August Dead Zone Is Bad News for the Bay

Efforts to reduce pollution from agriculture need to be accelerated

The Chesapeake Bay Foundation raised concerns about Bay restoration efforts following the August dead zone report. The report, from the Maryland Department of Natural Resources and Old Dominion University, found that dissolved oxygen conditions in Maryland and Virginia were worse than average this August following two better-than-average months. The report attributed the increased size of the dead zone to significantly warmer temperatures, lower wind speeds, and greater precipitation.

The Bay’s living resources, including fish, crabs, and oysters, require healthy levels of oxygen to survive. For example, Atlantic sturgeon, a federally endangered species, require 5 mg/l of dissolved oxygen throughout their range. An expanding dead zone may curtail recovery efforts for this ancient fish.

“Warmer waters and greater precipitation, both hallmarks of climate change, are a growing threat to the Bay and its living resources,” said CBF’s Maryland Senior Scientist Doug Myers. “Combined with declines in both the number of crabs and acreage of Bay grasses, it is clear that we must significantly ramp up efforts to reduce pollution and combat climate change.” 

Time is running out for the watershed states to adopt the Bay restoration practices and policies they committed to in the Chesapeake Clean Water Blueprint. While Maryland and Virginia have plans to achieve the 2025 goal, additional funding and implementation are critical. Pennsylvania’s plan, however, is sorely deficient and the Commonwealth needs to increase spending by more than $300 million dollars annually to implement a plan that falls short of achieving Pennsylvania’s clean water commitments.

These plans require farmers, primarily in Pennsylvania, to achieve 80 percent of the remaining pollution reduction necessary by the 2025 deadline. That means that farmers will have to significantly increase the use of conservation practices.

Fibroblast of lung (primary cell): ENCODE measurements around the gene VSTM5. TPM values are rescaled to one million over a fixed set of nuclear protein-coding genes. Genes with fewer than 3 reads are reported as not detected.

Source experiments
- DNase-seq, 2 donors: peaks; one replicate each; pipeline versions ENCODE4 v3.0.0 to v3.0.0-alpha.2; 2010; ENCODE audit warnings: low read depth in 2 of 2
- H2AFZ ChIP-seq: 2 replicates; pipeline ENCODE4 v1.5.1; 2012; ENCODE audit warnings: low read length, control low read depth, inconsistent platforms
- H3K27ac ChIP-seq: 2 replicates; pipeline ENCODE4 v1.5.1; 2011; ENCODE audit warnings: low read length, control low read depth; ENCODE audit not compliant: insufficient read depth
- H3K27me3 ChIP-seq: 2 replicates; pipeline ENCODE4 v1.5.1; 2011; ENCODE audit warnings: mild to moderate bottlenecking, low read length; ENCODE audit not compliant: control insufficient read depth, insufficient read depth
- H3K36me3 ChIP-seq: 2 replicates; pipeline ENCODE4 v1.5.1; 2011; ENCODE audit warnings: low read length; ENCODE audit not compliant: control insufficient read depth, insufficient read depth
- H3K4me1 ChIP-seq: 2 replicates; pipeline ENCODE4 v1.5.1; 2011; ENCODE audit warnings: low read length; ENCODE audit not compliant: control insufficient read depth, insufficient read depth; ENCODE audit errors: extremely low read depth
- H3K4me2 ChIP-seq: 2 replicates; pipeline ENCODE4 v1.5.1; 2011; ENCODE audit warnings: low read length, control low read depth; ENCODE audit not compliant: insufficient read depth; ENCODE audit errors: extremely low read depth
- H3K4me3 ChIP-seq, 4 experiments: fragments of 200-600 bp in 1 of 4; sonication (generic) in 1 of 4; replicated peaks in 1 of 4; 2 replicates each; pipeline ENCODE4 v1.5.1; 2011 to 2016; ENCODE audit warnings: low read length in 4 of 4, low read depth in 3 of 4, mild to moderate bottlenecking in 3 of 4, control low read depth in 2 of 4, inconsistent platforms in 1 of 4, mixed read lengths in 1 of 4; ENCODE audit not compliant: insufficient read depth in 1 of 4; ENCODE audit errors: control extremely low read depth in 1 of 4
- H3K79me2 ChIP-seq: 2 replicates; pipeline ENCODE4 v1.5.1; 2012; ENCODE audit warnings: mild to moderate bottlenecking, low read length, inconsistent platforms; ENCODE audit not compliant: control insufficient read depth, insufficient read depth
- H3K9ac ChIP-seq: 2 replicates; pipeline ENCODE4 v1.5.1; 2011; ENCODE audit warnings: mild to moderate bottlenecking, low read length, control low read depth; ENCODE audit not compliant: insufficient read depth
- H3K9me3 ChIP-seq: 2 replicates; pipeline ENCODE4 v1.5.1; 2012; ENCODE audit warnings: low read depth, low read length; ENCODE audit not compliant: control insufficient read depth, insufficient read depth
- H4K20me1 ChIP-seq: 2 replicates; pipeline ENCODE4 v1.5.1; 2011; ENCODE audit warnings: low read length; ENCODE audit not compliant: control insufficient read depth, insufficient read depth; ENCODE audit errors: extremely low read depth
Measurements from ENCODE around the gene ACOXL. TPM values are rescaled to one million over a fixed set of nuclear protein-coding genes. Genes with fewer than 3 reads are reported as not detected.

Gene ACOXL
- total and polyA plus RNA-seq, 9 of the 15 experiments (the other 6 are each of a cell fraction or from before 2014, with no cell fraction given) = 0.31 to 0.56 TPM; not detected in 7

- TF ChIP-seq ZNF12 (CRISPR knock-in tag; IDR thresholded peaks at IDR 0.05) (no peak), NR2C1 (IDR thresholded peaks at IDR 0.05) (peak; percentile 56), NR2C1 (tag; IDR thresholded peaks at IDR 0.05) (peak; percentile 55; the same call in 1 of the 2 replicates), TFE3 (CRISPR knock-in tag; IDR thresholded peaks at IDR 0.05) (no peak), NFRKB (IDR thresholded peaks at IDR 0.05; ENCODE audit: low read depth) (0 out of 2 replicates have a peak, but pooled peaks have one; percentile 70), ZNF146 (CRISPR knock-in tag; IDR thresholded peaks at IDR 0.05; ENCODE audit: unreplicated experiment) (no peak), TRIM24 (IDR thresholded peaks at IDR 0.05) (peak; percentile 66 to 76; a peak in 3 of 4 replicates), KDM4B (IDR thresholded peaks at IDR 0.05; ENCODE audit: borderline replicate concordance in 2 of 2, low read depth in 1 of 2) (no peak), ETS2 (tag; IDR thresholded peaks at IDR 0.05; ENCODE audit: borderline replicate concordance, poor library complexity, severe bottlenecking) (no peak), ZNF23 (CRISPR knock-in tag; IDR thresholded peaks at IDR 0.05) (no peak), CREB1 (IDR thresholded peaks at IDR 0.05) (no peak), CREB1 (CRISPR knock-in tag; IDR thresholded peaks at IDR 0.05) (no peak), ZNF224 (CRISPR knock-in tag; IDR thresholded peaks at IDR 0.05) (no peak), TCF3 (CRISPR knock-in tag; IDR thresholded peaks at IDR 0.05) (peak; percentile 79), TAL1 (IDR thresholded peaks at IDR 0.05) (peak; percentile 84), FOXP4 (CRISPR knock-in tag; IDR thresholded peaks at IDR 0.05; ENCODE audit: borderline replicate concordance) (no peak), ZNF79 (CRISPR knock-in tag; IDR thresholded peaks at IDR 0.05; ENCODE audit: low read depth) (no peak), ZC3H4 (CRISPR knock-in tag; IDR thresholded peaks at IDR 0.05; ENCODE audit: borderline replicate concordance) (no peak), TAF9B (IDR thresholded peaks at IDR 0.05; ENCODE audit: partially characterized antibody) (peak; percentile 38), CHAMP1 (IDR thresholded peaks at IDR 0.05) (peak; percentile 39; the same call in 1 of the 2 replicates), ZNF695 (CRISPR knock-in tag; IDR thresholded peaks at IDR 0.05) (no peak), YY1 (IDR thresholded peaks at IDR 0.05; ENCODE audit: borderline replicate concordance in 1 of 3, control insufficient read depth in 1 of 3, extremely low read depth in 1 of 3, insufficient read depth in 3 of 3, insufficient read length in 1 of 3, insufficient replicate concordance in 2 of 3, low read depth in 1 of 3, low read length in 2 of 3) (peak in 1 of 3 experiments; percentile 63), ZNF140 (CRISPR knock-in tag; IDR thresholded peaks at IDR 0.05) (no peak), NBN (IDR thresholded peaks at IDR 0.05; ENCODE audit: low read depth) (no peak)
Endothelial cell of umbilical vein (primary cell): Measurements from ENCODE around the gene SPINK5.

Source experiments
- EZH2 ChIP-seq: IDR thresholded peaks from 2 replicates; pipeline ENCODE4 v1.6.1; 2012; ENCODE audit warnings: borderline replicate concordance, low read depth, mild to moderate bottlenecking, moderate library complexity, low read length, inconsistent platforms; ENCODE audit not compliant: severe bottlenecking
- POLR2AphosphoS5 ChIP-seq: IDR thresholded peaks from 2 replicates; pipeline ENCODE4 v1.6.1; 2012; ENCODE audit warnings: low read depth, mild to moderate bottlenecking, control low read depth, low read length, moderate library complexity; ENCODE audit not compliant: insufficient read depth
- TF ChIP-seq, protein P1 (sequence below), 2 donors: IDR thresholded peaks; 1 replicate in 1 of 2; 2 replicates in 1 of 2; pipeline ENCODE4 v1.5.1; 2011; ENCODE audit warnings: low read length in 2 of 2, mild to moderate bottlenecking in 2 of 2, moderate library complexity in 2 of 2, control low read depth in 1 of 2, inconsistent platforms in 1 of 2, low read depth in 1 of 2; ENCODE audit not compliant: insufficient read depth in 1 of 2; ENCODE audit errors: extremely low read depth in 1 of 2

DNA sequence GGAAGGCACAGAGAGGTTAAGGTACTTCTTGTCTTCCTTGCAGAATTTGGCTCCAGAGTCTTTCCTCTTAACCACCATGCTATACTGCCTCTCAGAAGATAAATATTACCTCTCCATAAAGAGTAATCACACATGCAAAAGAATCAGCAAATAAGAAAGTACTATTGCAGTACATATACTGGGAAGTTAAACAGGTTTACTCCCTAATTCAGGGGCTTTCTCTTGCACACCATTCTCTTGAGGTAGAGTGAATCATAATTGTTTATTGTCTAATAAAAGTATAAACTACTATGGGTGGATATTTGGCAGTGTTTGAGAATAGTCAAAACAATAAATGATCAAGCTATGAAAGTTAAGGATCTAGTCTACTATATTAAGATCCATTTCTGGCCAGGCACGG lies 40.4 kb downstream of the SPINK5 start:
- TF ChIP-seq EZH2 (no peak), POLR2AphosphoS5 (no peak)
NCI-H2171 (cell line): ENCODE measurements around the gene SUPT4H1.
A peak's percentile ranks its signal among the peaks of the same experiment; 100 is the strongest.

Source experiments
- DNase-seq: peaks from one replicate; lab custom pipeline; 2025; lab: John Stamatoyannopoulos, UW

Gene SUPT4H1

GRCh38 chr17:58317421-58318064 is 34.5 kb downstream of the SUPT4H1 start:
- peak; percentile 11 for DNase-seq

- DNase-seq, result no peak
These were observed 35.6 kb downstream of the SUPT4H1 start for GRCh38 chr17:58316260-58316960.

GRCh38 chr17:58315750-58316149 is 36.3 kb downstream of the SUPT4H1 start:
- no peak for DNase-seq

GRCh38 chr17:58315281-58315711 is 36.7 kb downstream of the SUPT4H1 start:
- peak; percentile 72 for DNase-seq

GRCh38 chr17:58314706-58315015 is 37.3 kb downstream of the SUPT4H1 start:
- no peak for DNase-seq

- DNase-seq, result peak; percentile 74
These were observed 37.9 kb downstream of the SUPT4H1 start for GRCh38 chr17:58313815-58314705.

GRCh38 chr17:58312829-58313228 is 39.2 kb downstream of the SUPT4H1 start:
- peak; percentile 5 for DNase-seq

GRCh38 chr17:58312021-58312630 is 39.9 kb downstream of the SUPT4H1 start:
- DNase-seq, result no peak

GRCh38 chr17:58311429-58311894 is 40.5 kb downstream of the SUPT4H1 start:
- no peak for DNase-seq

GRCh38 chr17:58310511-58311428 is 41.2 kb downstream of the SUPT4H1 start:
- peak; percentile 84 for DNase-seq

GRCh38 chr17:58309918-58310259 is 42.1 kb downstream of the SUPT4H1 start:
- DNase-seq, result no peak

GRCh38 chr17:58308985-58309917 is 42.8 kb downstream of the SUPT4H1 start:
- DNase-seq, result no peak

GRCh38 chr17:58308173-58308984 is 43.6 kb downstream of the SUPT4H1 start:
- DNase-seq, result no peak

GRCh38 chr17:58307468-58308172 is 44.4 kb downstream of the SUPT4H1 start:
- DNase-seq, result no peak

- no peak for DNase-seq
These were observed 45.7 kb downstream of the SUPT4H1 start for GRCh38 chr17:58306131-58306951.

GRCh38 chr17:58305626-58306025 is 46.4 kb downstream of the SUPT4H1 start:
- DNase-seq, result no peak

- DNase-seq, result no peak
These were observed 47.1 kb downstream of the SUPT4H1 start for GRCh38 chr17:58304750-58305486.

Conservation practices, such as planting forested buffers and rotating where livestock graze, are among the most cost-effective ways to reduce pollution from agriculture. The same practices also help mitigate climate change by sequestering carbon as well as boost local economies by creating jobs and generating business in the community. 

Achieving the Blueprint goals will require more than just conservation funding. All the federal partners must step up to the plate. To date, EPA has failed to meet its Clean Water Act responsibilities by refusing to hold Pennsylvania, and to a lesser extent New York, accountable for failure to develop plans that meet the Blueprint requirements.

More than a year ago, CBF and its partners Anne Arundel County, The Maryland Waterman’s Association, Robert Whitescarver and Jeanne Hoffman, and the State Attorneys General for Delaware, Maryland, the District of Columbia, and Virginia filed suit in federal court. To date that litigation continues, and EPA has not taken action.

“The good news is that CBF is working with a broad range of partners to increase conservation funding from the U.S. Department of Agriculture. In addition, partners are working to put in place a program in Pennsylvania that would, for the first time, provide significant state funding for conservation practices,” said Alison Prost, CBF Vice President for Environmental Protection and Restoration. “The bad news is that without EPA leadership to hold the states accountable, and additional conservation funding, the Blueprint will be just another failed effort to save the Bay.”

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John Surrick 90x110

John Surrick

Former Director of Media Relations, CBF

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